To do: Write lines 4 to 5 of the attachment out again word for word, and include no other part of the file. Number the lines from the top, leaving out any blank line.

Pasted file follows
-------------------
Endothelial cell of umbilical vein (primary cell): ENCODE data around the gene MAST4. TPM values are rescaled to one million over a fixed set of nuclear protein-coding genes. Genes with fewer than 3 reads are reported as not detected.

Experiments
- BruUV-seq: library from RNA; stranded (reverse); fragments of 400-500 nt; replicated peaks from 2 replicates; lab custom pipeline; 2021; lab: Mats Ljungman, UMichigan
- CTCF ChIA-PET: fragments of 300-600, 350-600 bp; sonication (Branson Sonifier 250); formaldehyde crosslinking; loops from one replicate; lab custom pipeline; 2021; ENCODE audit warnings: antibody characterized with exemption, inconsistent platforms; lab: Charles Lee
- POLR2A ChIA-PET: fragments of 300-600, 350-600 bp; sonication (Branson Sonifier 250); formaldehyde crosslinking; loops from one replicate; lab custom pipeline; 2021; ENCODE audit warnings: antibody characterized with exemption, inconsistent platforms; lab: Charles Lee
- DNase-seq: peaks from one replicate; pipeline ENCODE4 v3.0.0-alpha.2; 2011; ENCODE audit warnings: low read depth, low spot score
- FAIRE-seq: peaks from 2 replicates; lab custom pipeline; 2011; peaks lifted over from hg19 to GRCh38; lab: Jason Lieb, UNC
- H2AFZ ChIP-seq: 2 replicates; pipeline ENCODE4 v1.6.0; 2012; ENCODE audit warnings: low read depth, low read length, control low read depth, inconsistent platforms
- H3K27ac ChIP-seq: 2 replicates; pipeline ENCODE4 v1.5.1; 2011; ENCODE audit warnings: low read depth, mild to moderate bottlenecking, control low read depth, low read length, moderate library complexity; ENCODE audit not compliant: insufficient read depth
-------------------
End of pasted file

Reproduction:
- CTCF ChIA-PET: fragments of 300-600, 350-600 bp; sonication (Branson Sonifier 250); formaldehyde crosslinking; loops from one replicate; lab custom pipeline; 2021; ENCODE audit warnings: antibody characterized with exemption, inconsistent platforms; lab: Charles Lee
- POLR2A ChIA-PET: fragments of 300-600, 350-600 bp; sonication (Branson Sonifier 250); formaldehyde crosslinking; loops from one replicate; lab custom pipeline; 2021; ENCODE audit warnings: antibody characterized with exemption, inconsistent platforms; lab: Charles Lee